Aurora Cannabis stock dropped for a third consecutive day.
Shares of Aurora Cannabis fell to a new all-time low after the company released a disappointing earnings report last week. During the fiscal first quarter, the company’s revenue fell by 24%.
Its wholesale cannabis revenue was down by 49%, and Canadian sales of its recreational marijuana fell by 33%. And the company continues to burn through its free cash flow.
Aurora Cannabis blamed these recent losses on an insufficient number of retail cannabis stores in Canada. And there may be some truth in this since Canopy Growth, Cronos Group, and Tilray all shared disappointing earnings reports as well.
But it’s getting harder for investors to make justifications for the flailing cannabis industry. Here are three things to know about Aurora Cannabis going forward.
1. The company’s medical cannabis sales are up
One of the few bright spots in the first-quarter earnings report is that the company’s net sales of medical cannabis increased by 3%. It wasn’t a huge increase, but it’s something. And the company’s active medical cannabis patients increased by 8% from the previous quarter.
And the company’s international medical cannabis sales grew 11% from the previous quarter. The demand for medical cannabis should continue to grow in the coming years, so this presents a significant opportunity for Aurora.
2. Canada is still rolling out its second wave of cannabis regulations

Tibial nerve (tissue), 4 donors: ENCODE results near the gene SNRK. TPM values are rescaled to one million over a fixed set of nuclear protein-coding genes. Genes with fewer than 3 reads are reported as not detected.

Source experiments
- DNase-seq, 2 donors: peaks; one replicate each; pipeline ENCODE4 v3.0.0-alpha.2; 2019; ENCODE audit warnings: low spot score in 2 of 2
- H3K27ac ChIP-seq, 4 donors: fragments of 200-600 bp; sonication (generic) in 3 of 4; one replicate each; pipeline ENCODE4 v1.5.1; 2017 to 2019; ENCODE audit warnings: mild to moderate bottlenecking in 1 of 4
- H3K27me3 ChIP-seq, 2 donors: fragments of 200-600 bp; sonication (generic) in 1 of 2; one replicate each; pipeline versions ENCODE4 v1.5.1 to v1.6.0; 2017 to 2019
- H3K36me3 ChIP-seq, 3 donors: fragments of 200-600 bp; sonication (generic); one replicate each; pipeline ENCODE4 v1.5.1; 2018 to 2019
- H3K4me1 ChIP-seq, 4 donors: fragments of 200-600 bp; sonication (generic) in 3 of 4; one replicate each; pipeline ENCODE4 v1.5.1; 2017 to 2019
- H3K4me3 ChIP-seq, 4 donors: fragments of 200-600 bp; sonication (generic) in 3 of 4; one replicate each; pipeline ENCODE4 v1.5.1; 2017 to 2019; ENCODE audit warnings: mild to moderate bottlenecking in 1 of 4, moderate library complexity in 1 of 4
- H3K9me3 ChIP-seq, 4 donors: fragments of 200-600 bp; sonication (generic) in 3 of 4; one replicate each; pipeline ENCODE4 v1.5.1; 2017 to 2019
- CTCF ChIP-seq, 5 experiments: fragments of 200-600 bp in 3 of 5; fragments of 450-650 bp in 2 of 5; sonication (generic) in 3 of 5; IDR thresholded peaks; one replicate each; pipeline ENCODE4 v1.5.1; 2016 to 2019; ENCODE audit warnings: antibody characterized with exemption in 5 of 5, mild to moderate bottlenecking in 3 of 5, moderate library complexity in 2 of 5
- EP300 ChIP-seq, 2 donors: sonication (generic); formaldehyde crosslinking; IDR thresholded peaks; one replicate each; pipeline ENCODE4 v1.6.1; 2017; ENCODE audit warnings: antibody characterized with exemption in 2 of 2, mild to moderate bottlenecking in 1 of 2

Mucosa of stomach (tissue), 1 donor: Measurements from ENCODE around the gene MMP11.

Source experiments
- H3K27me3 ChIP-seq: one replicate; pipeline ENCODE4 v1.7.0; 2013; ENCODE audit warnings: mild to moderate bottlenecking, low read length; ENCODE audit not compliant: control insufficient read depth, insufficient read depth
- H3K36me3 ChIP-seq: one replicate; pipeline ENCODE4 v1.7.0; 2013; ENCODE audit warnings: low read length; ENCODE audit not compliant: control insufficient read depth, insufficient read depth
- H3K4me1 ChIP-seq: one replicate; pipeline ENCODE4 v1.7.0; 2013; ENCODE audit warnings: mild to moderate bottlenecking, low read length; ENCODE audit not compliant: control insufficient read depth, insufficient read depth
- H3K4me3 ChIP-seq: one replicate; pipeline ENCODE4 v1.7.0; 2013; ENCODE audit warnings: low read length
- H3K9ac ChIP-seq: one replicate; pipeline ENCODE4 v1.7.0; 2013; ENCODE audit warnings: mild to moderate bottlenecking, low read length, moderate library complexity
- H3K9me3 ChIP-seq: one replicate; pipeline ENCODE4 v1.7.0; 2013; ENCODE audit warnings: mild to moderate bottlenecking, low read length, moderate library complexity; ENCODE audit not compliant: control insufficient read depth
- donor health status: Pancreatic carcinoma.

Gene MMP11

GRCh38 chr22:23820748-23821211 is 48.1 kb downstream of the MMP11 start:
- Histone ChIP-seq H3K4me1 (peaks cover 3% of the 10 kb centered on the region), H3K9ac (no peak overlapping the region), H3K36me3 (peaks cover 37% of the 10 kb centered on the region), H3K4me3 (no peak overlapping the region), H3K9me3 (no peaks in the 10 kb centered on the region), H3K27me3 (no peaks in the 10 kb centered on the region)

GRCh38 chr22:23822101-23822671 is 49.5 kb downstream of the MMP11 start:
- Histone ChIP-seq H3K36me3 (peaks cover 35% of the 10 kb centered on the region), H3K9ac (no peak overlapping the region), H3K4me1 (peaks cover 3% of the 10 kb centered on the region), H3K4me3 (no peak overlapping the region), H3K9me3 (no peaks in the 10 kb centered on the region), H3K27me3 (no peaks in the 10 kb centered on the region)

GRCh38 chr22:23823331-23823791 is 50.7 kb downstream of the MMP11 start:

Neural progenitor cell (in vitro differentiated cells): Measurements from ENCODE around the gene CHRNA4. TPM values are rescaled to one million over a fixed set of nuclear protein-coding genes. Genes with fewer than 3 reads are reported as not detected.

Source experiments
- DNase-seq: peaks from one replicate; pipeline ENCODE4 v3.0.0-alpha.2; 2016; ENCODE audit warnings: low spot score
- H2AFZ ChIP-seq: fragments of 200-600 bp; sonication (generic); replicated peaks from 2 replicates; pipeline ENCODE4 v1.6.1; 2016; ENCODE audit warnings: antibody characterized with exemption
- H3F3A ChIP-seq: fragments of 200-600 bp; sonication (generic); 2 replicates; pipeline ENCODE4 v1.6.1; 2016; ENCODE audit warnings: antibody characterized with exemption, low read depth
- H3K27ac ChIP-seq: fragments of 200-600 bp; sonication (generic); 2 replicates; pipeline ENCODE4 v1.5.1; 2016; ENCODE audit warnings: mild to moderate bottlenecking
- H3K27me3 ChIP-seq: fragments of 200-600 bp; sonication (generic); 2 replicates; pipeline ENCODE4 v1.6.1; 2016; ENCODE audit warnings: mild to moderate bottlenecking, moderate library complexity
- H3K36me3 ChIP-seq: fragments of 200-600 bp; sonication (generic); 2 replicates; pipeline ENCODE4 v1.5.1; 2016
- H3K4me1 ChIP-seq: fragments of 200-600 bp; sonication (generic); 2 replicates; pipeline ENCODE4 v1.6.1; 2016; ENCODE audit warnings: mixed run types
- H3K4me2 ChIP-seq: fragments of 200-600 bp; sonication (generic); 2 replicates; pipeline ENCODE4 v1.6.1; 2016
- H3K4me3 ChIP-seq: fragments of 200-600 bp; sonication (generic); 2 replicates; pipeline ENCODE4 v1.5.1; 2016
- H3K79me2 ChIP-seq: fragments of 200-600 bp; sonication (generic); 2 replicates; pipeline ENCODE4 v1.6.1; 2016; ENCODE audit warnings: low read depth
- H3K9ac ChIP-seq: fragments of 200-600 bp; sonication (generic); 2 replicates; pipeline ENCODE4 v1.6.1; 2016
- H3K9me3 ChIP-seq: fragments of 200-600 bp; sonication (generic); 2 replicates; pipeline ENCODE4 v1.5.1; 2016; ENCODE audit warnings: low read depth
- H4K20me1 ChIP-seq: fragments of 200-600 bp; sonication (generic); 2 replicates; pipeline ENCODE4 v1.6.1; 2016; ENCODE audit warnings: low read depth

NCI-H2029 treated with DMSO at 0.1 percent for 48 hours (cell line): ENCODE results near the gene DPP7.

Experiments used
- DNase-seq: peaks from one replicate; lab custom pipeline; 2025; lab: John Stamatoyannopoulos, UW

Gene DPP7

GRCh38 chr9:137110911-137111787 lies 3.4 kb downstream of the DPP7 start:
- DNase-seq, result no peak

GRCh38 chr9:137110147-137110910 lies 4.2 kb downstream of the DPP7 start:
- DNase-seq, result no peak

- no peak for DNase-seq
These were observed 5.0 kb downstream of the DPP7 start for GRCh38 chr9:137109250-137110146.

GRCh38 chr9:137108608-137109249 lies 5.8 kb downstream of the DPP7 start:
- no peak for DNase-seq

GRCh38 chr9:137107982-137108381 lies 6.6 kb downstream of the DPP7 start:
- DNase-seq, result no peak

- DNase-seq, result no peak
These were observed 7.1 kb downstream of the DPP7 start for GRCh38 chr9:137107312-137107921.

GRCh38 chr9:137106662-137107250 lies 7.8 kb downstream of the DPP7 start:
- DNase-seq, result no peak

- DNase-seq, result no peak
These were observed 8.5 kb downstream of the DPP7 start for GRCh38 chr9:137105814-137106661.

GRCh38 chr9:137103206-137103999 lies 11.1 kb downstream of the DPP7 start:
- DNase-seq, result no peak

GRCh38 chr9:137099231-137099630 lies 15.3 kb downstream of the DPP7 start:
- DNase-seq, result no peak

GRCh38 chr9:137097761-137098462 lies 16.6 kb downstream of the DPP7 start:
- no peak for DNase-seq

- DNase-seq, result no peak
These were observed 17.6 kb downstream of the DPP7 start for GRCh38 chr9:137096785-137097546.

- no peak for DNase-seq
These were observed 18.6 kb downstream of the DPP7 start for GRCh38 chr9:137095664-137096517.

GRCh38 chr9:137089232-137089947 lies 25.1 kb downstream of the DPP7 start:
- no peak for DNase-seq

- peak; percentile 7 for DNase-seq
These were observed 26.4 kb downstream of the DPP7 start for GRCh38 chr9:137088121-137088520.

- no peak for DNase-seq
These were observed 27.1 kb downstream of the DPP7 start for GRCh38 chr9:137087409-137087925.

Canada’s next wave of cannabis regulations is often referred to as “Cannabis 2.0.” Initially, Canadian cannabis sales were limited to dry flowers, capsules, and tinctures. As of Oct. 17, this list expanded to edibles, beverages, and vaping products.
However, sales of these products won’t start until at least mid-December. This delay is because Health Canada requires a 60-day notification period for all new products. The sales growth will be slow at first, but we should see things start to pick up midway through 2020.
3. Aurora’s headwinds will end eventually — but when?
And finally, many of the headwinds Aurora Cannabis is facing are temporary. These issues will take time to work out, as the company acknowledged on the earnings call. But the question is, when will they be resolved? And will investors still be on board if and when that happens?
Wall Street is currently divided on the stock, with about half of analysts recommending to buy the stock. The other half recommend selling or holding the shares. What Aurora Cannabis needs now is to find a way to show investors that it has a realistic path to profitability.